Locally, the ASX200 gained 0.22% on a big day for the iron ore miners, particularly Fortescue Metals Group (+6.6%), which more than doubled its final dividend from last year after a 117% increase in net profit. That means founder and 36% owner Andrew "Twiggy" Forrest will take home a cool $A2.35 billion. 😲

Economy

Humming along: Australian company gross profits and wages both increased in the June quarter by 7.1% and 2.0%, respectively. A big contributor to both was the volatile mining sector (+18.4% profits, +2.3% wages) on the back of record iron ore prices, which have since come off the boil somewhat. These data were also for a period before Sydney and then Melbourne entered full lockdown, so could be quite a bit weaker this quarter.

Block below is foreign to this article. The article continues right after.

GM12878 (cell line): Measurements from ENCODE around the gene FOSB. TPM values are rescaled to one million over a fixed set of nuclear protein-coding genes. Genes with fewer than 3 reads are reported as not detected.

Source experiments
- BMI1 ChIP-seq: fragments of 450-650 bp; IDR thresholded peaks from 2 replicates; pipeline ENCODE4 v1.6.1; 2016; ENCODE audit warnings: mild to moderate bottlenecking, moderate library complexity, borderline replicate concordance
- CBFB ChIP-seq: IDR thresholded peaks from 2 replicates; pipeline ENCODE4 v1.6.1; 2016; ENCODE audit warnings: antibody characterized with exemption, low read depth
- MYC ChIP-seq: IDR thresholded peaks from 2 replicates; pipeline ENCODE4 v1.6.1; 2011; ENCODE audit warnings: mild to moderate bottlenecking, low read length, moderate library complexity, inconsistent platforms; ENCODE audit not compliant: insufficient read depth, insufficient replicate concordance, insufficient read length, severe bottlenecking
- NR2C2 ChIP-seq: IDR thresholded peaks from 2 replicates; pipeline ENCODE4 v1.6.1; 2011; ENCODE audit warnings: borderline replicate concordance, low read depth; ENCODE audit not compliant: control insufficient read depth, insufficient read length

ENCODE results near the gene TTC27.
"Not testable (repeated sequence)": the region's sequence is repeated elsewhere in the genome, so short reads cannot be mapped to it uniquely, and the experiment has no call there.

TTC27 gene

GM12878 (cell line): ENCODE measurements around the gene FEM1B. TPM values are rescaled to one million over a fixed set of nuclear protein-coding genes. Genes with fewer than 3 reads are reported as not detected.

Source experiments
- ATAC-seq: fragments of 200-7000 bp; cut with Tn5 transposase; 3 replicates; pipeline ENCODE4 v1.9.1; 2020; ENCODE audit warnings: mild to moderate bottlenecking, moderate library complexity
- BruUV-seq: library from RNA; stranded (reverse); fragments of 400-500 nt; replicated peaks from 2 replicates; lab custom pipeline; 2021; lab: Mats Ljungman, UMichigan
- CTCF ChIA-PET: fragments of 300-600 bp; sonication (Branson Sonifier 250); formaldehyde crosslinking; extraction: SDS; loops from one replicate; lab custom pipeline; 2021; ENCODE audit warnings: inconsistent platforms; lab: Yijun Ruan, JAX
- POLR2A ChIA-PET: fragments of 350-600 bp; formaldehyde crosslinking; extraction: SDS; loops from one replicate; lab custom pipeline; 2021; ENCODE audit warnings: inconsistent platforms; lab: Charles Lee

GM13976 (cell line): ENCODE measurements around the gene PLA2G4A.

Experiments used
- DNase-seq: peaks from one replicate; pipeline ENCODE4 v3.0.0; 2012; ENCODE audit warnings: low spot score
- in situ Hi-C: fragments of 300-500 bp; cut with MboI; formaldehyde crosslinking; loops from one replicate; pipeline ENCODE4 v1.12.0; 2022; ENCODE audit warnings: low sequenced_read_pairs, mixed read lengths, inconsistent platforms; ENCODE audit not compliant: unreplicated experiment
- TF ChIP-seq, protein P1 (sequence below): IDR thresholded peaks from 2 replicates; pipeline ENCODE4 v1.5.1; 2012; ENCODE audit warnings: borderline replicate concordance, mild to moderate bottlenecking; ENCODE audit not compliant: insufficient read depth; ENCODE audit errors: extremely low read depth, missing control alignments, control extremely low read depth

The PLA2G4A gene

Gold rush: Mineral exploration expenditure hit an eight-year high in the June quarter with spending in Western Australia alone nearly $A600 million, the highest since 2012 and around 65% of the national total. Nearly half of all spending was for gold, which surged 19.3% over the quarter.

Weimar watch: 'Harmonised' consumer price inflation in Germany hit a 13-year high of 3.4% in August, while the national inflation rate reached 3.9% – the highest since 1993. Germans tend to be inflation hawks because, well, history, so it will be interesting to see if this flows through to voter sentiment – Chancellor Merkel's party is up for election again in just 26 days – or pressure on the European Central Bank to tighten monetary policy.